Lak Sao to Vieng Kham


DAY 100 – A later than usual start for the last leg of the loop, we left the guesthouse at 6:30 and had a breakfast of noodle soup from the local market. The undulating road took us and down first 30km, but it turned out to be mostly downhill and the kilometres flew by.

We stopped for a rest and a coffee in a small village before riding through the flat rice paddy fields. The mountains in the distance came ever closer as we gradually approached, and it became evident we would soon be climbing what would be the first of two big passes during the day.

Before the first climb we had a few kilometres of relatively flat ground, during which we passed the village of Tha Bak which sits on the banks of Nam Bak river. The village had the reputation as ‘bomb village’ for the bombs they have turned into fishing boats. We saw a few in moored up on the bank of the river as we passed.

The climb took a while, but the descent that came afterwards was pure bliss as we sped down for 6km to the valley floor below. As we approached the top of the climb, Yami’s chain snapped and I had to insert a temporary link, which delayed proceedings for fifteen minutes or so, which meant that Victor and Grace were waiting patiently at the top as we arrived!

The second climb was no longer and steeper than the first, although it felt that way with our aching legs! After a tough thirty minutes we made it to the top and the Sala lookout point, where we had a break and ran into five Thai touring , decked out with expensive bikes and all the latest equipment.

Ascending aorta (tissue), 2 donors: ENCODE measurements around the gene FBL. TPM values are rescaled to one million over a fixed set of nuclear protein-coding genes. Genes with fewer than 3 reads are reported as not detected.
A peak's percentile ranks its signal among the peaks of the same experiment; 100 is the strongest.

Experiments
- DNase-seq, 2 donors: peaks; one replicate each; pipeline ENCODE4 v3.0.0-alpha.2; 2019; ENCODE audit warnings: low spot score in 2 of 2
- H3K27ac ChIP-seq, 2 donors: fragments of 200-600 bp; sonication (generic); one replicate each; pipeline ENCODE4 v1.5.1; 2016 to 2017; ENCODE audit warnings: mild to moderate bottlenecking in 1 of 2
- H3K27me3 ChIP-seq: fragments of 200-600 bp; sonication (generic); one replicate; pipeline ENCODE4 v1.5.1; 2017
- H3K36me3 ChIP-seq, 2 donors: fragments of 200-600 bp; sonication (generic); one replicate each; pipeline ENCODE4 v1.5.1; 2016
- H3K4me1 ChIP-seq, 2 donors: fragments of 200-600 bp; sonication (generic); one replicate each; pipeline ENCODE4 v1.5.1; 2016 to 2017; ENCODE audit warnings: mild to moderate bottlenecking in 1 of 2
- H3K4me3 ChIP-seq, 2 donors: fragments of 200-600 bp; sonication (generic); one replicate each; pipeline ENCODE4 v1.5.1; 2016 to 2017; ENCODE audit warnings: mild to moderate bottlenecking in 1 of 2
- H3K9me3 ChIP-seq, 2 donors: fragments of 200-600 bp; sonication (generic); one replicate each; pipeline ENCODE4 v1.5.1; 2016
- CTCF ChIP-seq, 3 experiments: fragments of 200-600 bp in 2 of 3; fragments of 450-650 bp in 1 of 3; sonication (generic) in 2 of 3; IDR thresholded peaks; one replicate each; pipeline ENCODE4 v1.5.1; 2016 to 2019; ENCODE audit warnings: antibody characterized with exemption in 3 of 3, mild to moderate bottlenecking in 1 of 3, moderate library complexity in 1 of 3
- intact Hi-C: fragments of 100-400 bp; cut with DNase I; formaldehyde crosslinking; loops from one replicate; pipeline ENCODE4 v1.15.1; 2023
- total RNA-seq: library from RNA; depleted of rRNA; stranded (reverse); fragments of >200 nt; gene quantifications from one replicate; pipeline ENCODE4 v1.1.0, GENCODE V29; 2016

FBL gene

The following descent took us into a large plain where we stopped for a well deserved lunch having ridden 70km in the morning. As we ate, the group of backpackers on scooters we had met in Tha Lang pulled in, having taken the 40km detour to the Konglor cave. They seemed a little surprised to see we had gotten so far!

As we sat in the restaurant, two trucks passed. Both were jam packed full of caged dogs, apparently strays, caught in Thailand and en route to the dinner plate in Vietnam. The condition of the cages and the space is about as inhumane as anything I’ve seen and from the smell of the truck I’m sure more than a few of the dogs had already died.

The final 30km to Vieng Kham turned out to be a sweaty affair, as the two big descents had returned us to the lowlands, and the inevitable heat. The road twisted and turned on an undulating path. A few short but steep climbs tested our fading legs, but we rolled into town shortly after 3pm, where having completed the loop, we drank a celebratory beer before finding a decent guesthouse and treating ourselves to an aircon room for 60,000 Kip (US$8).

The scenery along the road remained spectacular for the whole day, with mountains on either side, and although tough, the road was definitely a good road to cycle.

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